Scientists from the University of Sydney (Australia) completed a 30-year search for a single gene, which gives the bees of the species Apis mellifera capensis unique ability to reproduce without a Queen in the hive. This species of bee from South Africa, also known as “Kamskie bees” does not produce Queens and drones – instead, each worker bee can lay larvae. This ability gives them great competitive power, but also creates a lot of problems.
The bees of Cape cod enlarged ovaries that allows each individual, if necessary, to transform into the uterus, and also includes the ability to isolate the Royal pheromones. In a typical situation, when in the hive already has a Queen, they live like all bees. But if the uterus is killed, all the bees are overflowing with ambition and began to compete, who will be the new Queen. This weakens the hive, but not for long, and the strongest, but the loser bees fly around the area and occupy other hives.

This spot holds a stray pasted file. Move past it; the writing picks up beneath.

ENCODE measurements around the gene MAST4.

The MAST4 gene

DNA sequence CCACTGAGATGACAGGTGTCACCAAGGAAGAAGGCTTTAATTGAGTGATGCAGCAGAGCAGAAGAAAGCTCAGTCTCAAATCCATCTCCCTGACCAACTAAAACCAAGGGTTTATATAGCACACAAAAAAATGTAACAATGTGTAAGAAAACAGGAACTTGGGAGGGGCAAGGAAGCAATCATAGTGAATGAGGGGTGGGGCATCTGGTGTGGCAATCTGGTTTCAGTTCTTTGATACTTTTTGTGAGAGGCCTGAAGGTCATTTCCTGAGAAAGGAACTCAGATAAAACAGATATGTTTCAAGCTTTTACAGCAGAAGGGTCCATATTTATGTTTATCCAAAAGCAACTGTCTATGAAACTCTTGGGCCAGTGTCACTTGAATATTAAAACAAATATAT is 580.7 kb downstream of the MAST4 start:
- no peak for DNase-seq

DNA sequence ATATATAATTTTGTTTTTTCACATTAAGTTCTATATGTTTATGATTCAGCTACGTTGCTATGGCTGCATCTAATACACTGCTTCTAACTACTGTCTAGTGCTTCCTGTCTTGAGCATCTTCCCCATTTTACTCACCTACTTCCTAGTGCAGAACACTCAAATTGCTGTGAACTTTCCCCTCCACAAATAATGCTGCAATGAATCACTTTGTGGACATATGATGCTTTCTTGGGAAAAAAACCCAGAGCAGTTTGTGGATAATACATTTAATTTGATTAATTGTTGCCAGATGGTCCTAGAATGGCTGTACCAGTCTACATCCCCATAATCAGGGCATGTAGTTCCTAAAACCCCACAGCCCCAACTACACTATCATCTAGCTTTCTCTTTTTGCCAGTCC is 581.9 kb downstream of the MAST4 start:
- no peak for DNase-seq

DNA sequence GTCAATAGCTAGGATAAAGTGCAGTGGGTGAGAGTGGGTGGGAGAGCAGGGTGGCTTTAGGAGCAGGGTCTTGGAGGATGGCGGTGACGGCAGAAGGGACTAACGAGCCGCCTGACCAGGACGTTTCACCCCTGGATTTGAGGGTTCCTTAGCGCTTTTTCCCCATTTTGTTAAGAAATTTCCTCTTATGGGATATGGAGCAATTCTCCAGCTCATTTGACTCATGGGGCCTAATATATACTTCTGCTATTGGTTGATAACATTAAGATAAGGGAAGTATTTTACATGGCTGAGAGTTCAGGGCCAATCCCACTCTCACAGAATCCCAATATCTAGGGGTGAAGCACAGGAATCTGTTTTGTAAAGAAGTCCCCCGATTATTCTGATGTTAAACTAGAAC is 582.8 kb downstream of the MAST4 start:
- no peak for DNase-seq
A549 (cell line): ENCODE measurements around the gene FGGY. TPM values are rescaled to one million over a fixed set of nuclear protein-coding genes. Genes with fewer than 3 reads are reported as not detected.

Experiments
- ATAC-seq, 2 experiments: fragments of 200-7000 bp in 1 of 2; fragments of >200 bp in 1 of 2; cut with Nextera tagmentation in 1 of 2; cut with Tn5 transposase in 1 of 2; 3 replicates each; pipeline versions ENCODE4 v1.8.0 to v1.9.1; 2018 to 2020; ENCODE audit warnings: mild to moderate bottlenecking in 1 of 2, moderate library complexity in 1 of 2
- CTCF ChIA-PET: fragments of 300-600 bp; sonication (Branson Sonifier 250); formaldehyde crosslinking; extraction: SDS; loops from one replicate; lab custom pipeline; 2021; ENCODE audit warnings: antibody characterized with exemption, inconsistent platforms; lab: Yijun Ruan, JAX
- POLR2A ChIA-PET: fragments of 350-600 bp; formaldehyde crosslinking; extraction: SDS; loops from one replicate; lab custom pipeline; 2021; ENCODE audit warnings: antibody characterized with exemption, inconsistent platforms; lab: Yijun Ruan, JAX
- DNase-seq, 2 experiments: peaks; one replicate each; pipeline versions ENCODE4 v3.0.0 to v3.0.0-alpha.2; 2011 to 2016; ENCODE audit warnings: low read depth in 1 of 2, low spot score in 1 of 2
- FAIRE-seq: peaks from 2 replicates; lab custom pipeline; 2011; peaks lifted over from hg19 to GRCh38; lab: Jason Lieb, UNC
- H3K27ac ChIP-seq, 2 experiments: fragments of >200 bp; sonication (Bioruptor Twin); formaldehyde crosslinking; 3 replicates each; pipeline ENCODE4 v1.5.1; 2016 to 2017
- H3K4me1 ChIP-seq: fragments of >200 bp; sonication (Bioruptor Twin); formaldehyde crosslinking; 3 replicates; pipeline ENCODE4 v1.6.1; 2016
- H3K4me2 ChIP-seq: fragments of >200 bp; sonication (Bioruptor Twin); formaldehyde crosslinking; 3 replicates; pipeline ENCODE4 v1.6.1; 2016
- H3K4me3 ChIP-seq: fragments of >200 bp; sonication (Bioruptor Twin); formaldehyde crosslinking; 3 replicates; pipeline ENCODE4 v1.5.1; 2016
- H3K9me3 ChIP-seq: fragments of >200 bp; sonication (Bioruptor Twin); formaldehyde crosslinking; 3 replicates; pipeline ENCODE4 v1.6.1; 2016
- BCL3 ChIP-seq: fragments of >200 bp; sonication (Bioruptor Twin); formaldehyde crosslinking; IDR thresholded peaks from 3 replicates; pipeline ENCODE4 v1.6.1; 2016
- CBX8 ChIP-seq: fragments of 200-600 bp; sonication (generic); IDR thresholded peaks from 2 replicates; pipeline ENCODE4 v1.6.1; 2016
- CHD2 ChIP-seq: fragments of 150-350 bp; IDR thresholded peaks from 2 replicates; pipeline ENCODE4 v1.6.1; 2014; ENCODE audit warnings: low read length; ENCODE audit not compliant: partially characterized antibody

Scientists see in this unique and dangerous version of social parasitism, when yesterday working individual due to the activation of the gene of the uterus with the help of pheromones subdues the bees of another hive. They begin to perceive it as a new Queen, and she eventually becomes, but also lays eggs on her own without fertilization by drones. This is a very effective strategy, as it reduces the amount of resources necessary for the survival of the hive, plus gives him a chance to revive, even if it will only be a few ordinary bees.
The only gene that gives the bees of the Cape this ability, identified as GB45239. It is located in the 11th chromosome and now scientists meticulously examine exactly how it works. Their task is to understand whether we can manage this process. From the gender division and of conception by the pairing of two animals has its advantages, but reproduction without mating is much more beneficial in terms of competition and the survival of the species in a hostile environment.
Source — University of Sydney